When the doctor arrived, I was surprised. I’d been prepared for a long wait. We’d been in the room for only a few minutes, sitting rigid, side by side. He politely asked if I was coming, and I stammered. In fact, he was addressing Pierre. He’d spoken to him directly, without even looking at me. His manner was professional, maybe a bit ceremonious. Pierre said, “Yes” and got up, and I followed suit.

We sat on iron chairs, facing a big desk. The doctor took a seat on the other side and put his notes in order. He seemed to hesitate; he was practically squinting, his eye darting from Pierre to me as if he couldn’t decide. I started feeling uneasy. Maybe he was just getting warmed up.

Finally, he lowered his eyes to his pages again. He read the figures in silence, nodding.

I gazed at Pierre. There was nothing to read on his face, not the slightest expression. He was waiting, and I decided to imitate him. Through the window, a little courtyard was visible. A well of light, with four walls a few meters apart. Brilliant rays were falling into it. I wondered what the sky looked like.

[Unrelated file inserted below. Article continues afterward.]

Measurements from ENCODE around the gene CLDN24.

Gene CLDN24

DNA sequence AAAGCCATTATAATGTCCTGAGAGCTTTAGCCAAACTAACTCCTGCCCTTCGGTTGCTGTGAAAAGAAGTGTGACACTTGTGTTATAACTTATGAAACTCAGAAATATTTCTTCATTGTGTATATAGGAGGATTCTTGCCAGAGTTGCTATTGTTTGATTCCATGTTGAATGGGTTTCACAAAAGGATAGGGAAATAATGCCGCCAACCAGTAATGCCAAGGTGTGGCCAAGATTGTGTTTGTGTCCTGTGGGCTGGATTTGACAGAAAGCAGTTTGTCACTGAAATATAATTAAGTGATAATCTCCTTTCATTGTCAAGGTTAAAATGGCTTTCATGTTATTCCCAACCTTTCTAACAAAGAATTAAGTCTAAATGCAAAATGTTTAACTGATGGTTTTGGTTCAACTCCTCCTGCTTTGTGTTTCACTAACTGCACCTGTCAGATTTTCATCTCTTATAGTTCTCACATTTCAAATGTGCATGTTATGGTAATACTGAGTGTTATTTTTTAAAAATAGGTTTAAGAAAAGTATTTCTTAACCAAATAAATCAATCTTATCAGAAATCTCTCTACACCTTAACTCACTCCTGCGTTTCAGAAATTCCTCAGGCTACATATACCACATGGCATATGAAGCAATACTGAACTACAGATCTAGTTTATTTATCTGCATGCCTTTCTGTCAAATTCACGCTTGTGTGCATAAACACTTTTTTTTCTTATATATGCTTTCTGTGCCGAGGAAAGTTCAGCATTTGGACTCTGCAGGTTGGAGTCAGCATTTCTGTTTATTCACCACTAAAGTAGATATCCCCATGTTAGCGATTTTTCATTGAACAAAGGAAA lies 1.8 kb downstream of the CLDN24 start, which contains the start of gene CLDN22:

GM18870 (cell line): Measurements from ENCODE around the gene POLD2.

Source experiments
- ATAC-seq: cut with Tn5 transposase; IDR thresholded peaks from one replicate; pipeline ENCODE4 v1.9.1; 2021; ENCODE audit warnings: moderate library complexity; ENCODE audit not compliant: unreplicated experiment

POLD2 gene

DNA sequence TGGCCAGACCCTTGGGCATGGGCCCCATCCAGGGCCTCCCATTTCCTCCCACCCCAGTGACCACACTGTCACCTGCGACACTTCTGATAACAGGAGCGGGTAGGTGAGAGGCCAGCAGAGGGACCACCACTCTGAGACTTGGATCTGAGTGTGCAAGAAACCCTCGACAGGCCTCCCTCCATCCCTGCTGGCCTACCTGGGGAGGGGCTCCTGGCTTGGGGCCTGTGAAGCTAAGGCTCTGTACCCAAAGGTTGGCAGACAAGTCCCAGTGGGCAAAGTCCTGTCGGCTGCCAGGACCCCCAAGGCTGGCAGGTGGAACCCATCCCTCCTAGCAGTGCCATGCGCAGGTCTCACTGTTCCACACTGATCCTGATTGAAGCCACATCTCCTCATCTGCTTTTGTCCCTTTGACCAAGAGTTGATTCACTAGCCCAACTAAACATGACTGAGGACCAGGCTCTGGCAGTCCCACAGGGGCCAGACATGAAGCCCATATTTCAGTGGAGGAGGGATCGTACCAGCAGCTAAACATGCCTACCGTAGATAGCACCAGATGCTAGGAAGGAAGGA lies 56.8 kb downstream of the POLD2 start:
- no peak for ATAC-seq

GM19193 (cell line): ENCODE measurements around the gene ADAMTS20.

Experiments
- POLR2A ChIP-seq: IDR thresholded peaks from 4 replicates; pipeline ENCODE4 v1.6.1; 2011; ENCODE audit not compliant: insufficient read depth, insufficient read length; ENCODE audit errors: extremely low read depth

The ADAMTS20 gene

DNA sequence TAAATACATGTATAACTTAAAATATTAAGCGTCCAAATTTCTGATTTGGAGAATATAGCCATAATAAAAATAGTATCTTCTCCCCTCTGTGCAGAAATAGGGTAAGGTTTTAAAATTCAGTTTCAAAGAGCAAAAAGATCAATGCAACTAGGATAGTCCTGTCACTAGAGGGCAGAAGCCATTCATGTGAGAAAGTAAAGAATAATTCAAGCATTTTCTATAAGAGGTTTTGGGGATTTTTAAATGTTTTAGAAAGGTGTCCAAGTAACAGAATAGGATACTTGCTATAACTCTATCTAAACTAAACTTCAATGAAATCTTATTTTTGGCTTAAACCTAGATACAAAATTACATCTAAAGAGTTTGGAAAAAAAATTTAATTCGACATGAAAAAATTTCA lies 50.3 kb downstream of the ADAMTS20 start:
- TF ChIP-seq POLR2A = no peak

The doctor coughed, giving the signal: he was ready. Pierre started to make a movement but then changed his mind. He looked so nervous that I asked myself how long I’d been staring outside.

“The results aren’t good.”

That came too fast. I wasn’t expecting it, not even after the coughing. I mean, I didn’t think the announcement would come so directly. Pierre fidgeted. I saw his lips move, but I didn’t hear anything. I put my hand on his and signaled to the doctor to go on.

There was something. A spot, a growth on the head of the pancreas. Further tests would be necessary; the doctor suspected complications. The white stools—they were the reason. There was also dark urine sometimes, but that wasn’t systematic. Pierre’s fatigue, his vomiting, his backaches: they all had the same explanation.

“It’s a tumor. It’s too soon to say how far along it is, but we must react quickly.”